Province pushing to make restaurant food delivery fee cap permanent

The use of food delivery apps has increased during the pandemic. But for restaurants, the apps also presented a problem: Fees of up to 30% cut deeply into restaurants’ already thin profit margins.

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Ravi Kahlon, Minister for Jobs, Economic Recovery and Innovation (second from right) announced the Virtuous Pie cap on Thursday. Photo: Government of British Columbia via Flickr

At the Virtuous Pie on Pandora Avenue on Thursday, Ravi Kahlon, Minister of Jobs, Economic Recovery and Innovation, announced that the province is introducing legislation that would ensure that a temporary cap on delivery charges for food becomes permanent.

The legislation will allow the provincial government to continue to cap delivery companies’ fees and what they charge restaurants for their services. Charges will be capped at 20% of the value of an order.

This cap is crucial for businesses still recovering from the pandemic and whose businesses are increasingly serving their customers through delivery, said Ian Tostenson, president and CEO of the BC Restaurant and Foodservices Association. .

Before the pandemic, delivery made up only about 15% of the restaurant industry; once the pandemic hit, that percentage jumped to more than 80%, according to Tostenson. Now, he said, delivery accounts for about 25 to 30 percent of restaurant business.

The temporary cap was first introduced in December 2020 as part of the Emergency Program Act. This was in response to delivery services charging restaurants up to 30% of the cost of an order. The cap was set to expire on December 31.

“Before the fee cap was in place, it was always a bit uncertain how long we could continue to provide the service,” said Kelsey McInnes, managing director of Virtuous Pie, adding that the fee cap helped to continue to ensure delivery. She says delivery remains 40-45% of the restaurant’s business.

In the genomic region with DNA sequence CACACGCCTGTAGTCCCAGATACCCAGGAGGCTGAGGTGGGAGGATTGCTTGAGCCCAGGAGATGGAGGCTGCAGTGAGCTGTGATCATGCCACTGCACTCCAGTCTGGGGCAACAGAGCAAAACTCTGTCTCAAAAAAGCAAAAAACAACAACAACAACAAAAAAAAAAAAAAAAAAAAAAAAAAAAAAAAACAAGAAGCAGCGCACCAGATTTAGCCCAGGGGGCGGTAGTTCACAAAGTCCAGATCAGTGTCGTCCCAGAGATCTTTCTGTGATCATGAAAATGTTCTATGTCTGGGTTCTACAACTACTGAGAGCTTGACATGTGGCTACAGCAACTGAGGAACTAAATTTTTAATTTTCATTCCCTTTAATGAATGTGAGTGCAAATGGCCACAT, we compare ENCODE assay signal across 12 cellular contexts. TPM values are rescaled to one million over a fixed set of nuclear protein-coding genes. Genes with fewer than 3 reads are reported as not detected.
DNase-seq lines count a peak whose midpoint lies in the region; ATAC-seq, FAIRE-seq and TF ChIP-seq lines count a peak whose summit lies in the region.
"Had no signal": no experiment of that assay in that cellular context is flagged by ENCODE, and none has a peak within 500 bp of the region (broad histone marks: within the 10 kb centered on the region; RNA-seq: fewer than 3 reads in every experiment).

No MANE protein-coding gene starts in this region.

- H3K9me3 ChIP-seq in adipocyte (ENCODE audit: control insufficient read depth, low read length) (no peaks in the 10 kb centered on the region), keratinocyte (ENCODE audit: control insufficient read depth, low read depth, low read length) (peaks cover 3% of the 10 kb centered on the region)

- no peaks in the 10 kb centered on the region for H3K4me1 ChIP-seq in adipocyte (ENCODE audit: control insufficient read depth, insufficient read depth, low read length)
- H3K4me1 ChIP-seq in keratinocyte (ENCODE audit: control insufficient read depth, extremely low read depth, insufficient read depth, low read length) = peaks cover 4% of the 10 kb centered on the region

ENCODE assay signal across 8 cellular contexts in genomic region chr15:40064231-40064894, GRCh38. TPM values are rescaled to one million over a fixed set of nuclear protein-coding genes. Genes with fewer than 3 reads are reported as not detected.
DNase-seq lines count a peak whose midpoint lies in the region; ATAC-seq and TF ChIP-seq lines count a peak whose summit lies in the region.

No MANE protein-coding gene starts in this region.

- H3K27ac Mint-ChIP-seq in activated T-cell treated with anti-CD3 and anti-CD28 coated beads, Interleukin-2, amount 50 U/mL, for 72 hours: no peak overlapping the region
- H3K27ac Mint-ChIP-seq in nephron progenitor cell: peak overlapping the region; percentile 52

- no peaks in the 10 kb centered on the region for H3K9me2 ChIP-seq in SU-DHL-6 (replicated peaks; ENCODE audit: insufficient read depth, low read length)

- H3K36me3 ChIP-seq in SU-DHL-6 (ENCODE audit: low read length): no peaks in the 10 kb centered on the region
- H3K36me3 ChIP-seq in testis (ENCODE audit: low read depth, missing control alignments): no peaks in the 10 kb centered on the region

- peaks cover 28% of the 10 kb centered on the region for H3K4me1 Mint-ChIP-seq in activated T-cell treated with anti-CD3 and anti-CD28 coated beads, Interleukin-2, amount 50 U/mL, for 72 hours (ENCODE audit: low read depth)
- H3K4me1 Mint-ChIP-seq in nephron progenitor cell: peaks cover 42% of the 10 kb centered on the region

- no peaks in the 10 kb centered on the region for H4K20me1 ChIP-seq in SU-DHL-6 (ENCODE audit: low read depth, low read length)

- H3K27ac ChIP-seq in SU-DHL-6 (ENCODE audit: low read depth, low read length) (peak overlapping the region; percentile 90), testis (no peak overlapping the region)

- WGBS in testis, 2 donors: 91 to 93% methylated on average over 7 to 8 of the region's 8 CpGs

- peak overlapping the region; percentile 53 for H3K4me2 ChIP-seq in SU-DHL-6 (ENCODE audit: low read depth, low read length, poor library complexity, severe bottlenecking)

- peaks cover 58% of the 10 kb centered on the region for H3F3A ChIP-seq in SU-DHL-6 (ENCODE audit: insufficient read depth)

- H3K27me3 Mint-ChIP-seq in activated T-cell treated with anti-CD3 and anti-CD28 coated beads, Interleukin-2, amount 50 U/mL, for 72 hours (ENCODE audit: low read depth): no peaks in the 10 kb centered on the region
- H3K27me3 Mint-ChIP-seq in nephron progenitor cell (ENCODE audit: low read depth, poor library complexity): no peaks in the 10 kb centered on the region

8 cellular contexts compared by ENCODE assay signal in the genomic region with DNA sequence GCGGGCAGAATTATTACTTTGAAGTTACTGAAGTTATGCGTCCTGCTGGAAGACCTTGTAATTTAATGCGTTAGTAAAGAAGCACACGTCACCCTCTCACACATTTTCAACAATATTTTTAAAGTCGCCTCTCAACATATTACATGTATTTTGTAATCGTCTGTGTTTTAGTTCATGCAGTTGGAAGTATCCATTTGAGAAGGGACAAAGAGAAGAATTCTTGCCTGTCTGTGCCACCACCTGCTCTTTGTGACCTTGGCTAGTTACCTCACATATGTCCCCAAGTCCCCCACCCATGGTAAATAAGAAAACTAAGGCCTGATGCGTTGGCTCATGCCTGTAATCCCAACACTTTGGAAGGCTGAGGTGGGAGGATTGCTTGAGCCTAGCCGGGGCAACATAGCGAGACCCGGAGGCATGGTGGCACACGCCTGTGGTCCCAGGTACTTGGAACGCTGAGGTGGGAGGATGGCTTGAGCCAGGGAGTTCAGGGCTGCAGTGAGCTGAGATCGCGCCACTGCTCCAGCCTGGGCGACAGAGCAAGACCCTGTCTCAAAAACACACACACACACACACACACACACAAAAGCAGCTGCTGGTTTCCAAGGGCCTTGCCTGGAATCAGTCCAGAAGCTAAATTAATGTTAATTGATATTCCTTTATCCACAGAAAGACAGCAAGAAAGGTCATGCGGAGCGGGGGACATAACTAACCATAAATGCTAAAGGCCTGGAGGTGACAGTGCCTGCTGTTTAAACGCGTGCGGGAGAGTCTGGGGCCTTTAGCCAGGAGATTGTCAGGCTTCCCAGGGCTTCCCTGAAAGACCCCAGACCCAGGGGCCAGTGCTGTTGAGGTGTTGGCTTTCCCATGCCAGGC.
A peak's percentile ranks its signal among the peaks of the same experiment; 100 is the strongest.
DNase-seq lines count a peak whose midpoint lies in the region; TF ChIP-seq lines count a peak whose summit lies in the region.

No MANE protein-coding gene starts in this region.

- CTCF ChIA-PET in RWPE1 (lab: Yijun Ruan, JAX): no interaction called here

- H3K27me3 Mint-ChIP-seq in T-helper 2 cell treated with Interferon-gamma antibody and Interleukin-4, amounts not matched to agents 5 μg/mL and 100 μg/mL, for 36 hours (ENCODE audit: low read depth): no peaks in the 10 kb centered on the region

The legislation would also include protections for delivery drivers to ensure their pay does not decrease due to the cap.

However, even low-cost food delivery apps have taken big bites out of restaurants in British Columbia: This summer, restaurants in Victoria went public with accusations that local app Tutti owed hundreds of thousands of dollars she had collected on behalf of the restaurants.

Since March 2020, restaurants and bars have had to readapt and, at times, close due to evolving public health restrictions related to COVID-19. This has taken its toll on businesses – many have had to lay off staff, and now many are struggling to recruit and retain workers. Capital Daily wrote about the industry-wide labor shortage earlier this year.

—With files from Ryan Hook

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